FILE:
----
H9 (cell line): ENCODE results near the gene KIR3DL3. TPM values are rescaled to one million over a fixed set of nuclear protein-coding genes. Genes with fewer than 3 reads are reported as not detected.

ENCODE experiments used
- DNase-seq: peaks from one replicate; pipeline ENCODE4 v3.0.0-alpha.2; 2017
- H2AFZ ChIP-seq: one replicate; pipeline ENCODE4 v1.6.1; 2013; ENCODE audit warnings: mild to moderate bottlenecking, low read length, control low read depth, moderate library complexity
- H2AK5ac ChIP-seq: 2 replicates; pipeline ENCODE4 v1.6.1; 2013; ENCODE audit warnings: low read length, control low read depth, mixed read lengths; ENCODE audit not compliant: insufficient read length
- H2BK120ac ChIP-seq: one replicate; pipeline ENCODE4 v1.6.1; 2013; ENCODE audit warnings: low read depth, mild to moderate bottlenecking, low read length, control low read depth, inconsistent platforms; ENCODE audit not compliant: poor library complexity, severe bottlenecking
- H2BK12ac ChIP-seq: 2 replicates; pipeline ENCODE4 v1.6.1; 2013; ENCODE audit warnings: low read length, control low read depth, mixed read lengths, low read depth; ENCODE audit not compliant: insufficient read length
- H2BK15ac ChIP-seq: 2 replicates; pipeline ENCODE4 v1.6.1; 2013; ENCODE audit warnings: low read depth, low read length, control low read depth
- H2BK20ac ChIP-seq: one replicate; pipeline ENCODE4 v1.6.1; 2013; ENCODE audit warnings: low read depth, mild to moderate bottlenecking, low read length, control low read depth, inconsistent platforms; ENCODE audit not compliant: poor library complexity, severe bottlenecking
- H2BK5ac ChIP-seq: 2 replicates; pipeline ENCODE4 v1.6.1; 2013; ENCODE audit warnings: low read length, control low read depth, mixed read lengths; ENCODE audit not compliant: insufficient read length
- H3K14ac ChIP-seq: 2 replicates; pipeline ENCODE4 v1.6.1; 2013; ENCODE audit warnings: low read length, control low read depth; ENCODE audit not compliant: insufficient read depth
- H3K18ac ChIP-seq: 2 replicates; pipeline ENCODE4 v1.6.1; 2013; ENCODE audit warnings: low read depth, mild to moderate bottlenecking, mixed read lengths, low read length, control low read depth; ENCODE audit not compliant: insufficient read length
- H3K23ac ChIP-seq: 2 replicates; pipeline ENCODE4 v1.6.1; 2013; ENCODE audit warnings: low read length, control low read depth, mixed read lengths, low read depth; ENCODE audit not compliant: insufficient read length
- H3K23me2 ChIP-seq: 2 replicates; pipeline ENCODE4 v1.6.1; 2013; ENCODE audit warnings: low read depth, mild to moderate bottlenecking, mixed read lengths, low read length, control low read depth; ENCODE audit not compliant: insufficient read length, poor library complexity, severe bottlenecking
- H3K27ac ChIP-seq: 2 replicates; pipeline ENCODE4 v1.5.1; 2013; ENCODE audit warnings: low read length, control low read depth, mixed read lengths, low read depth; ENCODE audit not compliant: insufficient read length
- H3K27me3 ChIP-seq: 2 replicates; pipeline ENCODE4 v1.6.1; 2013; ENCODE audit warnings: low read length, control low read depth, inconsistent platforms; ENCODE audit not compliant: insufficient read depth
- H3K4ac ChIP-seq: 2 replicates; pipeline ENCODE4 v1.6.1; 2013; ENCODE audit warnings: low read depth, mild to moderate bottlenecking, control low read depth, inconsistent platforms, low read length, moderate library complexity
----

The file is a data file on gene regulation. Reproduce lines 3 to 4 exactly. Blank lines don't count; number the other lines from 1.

- DNase-seq: peaks from one replicate; pipeline ENCODE4 v3.0.0-alpha.2; 2017
- H2AFZ ChIP-seq: one replicate; pipeline ENCODE4 v1.6.1; 2013; ENCODE audit warnings: mild to moderate bottlenecking, low read length, control low read depth, moderate library complexity